Remarks from the Dec. 7, 2018 Meeting of the Board of Trustees
Board of Trustees Meeting
Friday, Dec. 7, 2018
Plemmons Student Union, on the campus of Appalachian State University
Remarks by Sheri Everts, Chancellor
Good morning and welcome back to Boone.
I’d like to thank each of you for being here today and take a moment to welcome back George Baldwin who, as we all know, was a trustee for three years and is also a former member of the university’s Board of Visitors. Today he joins us in his newest role serving Appalachian — that of the director of corporate and foundation relations.
George, thank you for your service to Appalachian — I appreciate your continued work for the university.
Boone weather has presented us with a few challenges this semester, but we are Mountaineers, and our “can-do” spirit is in evidence here … although perhaps some of our students could stand to learn a bit more about dressing for winter weather!
In all seriousness, student safety is our top priority, and our weather response team and Academic Affairs have been preparing for ways we can finish our exam period with as minimal impact as possible to our students’ exam schedules.
Over the past two years, we have been increasing our use of technology so students can learn safely from their homes and residence halls on days when travel in the mountains is treacherous, and if the end of this year is any indication, it appears we may be relying on this technology even more next semester!
Today, I will update you on current and upcoming projects that develop both our people and our built environment as we advance Appalachian’s core missions of teaching, scholarship and service.
First, I’d like to share a few recent accolades that are outcomes of the hard work by our dedicated faculty and staff.
The value of our university’s educational environment and community engagement is in large sum the reason Appalachian was recently recognized by a number of national publications and ranking programs. These newest distinctions include:
- Forbes magazine named Appalachian in its third annual “America’s Best Value Colleges 2018” list.
- Appalachian is among schools chosen by The Princeton Review for its “Best in the Southeast” section of its “2019 Best Colleges: Region by Region” website feature.
- Appalachian took top spots in U.S. News and World Report’s “2019 Best Colleges Rankings.” We were recognized for academics, value and innovation, and we placed second in the Most Innovative Schools category among Southern regional universities, in the section that includes curriculum, faculty, students, campus life, technology and facilities.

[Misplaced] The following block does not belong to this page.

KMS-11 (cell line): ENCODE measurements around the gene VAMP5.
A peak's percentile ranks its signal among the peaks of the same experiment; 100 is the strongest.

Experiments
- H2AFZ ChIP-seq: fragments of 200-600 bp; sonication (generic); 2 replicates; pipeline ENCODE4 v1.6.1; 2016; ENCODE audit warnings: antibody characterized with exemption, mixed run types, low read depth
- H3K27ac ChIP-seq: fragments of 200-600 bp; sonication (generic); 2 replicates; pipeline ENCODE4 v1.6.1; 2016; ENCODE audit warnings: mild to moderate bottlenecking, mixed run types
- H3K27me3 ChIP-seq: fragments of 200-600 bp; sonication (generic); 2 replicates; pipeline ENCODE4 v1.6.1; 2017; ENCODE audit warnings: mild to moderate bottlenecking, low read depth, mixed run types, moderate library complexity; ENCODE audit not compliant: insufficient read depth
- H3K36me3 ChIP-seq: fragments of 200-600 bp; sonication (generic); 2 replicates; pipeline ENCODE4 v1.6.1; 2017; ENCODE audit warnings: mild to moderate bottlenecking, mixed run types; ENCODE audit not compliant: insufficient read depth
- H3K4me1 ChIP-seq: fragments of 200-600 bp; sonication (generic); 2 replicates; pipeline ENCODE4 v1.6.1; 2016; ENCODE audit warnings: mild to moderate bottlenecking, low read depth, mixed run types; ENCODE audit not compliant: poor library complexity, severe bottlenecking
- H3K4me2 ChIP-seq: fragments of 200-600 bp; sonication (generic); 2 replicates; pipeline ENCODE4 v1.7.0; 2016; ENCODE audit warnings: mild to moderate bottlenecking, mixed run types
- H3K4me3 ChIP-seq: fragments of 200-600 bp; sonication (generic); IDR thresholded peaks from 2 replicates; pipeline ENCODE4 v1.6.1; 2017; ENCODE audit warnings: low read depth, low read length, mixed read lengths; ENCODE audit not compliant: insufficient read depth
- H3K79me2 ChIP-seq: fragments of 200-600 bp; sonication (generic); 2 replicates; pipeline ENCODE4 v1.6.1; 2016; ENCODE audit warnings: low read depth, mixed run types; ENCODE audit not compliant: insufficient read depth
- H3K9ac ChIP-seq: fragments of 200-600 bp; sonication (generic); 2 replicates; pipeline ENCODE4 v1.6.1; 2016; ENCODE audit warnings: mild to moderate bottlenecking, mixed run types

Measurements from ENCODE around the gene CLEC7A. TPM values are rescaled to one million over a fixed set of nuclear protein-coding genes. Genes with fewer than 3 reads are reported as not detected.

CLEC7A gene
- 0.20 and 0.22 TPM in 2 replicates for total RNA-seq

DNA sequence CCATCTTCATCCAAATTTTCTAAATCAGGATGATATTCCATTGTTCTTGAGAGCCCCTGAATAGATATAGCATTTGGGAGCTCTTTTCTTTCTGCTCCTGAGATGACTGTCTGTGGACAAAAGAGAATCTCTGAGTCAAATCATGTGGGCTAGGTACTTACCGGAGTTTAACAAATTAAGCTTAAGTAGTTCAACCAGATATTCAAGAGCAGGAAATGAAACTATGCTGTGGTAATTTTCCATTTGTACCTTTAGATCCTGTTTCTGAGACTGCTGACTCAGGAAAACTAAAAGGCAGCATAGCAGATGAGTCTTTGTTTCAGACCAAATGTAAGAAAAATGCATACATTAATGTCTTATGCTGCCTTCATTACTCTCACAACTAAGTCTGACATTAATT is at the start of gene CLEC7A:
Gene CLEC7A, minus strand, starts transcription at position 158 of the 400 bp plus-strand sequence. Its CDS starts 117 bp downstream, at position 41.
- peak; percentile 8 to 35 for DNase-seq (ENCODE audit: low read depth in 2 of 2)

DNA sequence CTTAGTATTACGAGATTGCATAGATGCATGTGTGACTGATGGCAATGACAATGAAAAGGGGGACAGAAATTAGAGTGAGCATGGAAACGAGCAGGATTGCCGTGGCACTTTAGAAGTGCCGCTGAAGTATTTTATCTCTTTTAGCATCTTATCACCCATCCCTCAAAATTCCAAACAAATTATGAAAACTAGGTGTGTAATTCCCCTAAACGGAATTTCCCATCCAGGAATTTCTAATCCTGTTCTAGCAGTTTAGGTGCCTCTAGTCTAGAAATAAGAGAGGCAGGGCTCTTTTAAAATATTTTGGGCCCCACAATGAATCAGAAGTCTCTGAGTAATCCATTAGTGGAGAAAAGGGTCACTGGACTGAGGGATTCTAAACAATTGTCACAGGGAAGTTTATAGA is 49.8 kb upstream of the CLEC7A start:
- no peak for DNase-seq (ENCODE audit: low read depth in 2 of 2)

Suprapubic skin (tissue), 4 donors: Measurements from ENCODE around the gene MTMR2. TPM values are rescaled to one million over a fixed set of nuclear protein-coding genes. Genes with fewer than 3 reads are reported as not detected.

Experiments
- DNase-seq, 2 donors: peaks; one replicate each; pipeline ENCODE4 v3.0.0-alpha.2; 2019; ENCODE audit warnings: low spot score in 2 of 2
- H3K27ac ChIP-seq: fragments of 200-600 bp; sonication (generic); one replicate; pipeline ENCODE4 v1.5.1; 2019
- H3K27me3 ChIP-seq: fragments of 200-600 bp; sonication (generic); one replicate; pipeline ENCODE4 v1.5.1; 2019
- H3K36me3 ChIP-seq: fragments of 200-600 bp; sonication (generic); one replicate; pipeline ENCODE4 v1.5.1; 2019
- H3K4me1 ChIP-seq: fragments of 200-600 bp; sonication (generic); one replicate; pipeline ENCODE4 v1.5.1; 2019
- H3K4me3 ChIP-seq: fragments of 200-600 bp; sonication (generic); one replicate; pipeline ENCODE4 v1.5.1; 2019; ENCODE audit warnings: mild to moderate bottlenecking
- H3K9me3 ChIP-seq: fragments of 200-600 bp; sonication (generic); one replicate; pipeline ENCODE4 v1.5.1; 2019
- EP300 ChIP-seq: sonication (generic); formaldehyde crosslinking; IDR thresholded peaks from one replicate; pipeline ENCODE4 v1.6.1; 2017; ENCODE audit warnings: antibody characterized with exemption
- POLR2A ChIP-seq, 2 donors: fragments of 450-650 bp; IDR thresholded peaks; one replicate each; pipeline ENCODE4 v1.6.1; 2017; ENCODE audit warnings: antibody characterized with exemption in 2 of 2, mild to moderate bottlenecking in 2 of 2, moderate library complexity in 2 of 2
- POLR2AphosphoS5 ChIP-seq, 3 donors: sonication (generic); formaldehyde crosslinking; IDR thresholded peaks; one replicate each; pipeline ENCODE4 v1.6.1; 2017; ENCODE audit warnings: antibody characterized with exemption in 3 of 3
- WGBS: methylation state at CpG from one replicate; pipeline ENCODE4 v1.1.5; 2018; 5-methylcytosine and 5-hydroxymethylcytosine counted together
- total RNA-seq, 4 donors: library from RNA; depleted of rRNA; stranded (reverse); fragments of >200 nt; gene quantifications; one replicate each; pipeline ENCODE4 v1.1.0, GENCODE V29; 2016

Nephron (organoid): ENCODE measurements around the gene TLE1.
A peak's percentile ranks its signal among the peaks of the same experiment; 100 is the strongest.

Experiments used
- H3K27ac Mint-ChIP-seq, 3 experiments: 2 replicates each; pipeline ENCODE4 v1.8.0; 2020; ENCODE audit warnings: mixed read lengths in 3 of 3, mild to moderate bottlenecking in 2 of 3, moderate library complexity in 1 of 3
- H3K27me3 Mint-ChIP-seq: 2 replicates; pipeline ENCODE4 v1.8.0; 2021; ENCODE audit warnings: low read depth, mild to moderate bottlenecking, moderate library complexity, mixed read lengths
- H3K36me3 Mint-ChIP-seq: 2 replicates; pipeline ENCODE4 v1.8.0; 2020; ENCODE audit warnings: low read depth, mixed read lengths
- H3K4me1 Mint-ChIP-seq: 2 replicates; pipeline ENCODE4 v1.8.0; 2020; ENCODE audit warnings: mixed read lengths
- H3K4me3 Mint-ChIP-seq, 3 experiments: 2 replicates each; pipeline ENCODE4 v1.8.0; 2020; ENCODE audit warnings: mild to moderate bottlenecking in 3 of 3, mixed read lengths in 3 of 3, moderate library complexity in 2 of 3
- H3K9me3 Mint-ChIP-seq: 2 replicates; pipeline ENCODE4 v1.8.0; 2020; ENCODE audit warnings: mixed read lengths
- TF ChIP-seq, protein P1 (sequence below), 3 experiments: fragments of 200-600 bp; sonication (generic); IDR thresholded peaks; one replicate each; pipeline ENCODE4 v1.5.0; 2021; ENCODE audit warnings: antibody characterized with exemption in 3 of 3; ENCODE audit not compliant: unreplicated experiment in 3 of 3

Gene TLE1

We have also been recognized as a Military Friendly® School in Victory Media’s rankings since 2010.
Nearly 300 Appalachian State University students self-identify as veterans. A few examples of our stellar students who are also veterans include:
- Former U.S. Marine Becca Ryan, who came to Appalachian because of the university’s support of veterans. She now supports other veterans while working in the Student Veteran Resource Center, named after our esteemed alumnus Maj. Gen. Edward Reeder. Becca is a junior and is pursuing a global studies major with a minor in Spanish. She wants to pursue a career that combines her interests in language, culture, international studies, human rights and environmental preservation.
- U.S. Navy veteran couple and seniors Dylan Harris and Alexandra Stivers served together and are now pursuing degrees in the Beaver College of Health Sciences. Dylan is majoring in nutrition and foods, with a minor in chemistry, to become a registered dietician. Alexandra is majoring in nursing after serving as a hospital corpsman.
We are so proud of our veterans and their families, and those who are in training to protect and serve our country.
Our students also prove to be everyday heroes. Recently, along with the American Red Cross, we honored Amanda Buffa, a senior special education major from New Bern — who is about to graduate next week!
Amanda received the highest honor bestowed by the Red Cross, the Certificate of Merit, which she received for saving her classmate’s life in February by performing CPR for nearly five minutes when he collapsed during class, until he was revived and medical personnel arrived.
Amanda is the daughter of a nurse and a firefighter, and said she just did what she was trained to do.
Helping those in need comes easily to our Appalachian Community. Last week, Staff Senate arranged — for the 40th year — their annual AppKIDS event, during which staff take local children in need on a daylong shopping trip to purchase clothing, school supplies and other needed items. Applications are open now for the 2019 year and we will announce the awardees in the spring.
In October, students, staff and faculty came together for the 8th annual Spooky Duke charity race, during which nearly 400 racers and 75 volunteers — including the entire App State softball team — raised awareness and over $21,000 for the work of Appalachian’s Parent to Parent Family Support Network of the High Country, which supports local families who have children with special needs.
I know we are all proud of the success of our student-athletes — on the field, in the community and in the classroom.
Appalachian is regularly recognized for the high graduation rates and impressive grades maintained by our student-athletes.
As we know, some of these student-athletes are heading to New Orleans to win another bowl game for Appalachian. They are completing exams early and working late nights and early mornings to manage their practice schedules and remain students first, as well as successful athletes. We are very proud of all of them.
I know I am not alone in expressing my appreciation to Scott Satterfield for the impressive leadership he has exemplified for Appalachian. We wish him well in Louisville and are confident our student-athletes will bring home another bowl game win for Appalachian next week under the leadership of Mark Ivey.
As Doug prepares the search for our next head football coach, he has said he will build upon the proud history and tradition of Appalachian football.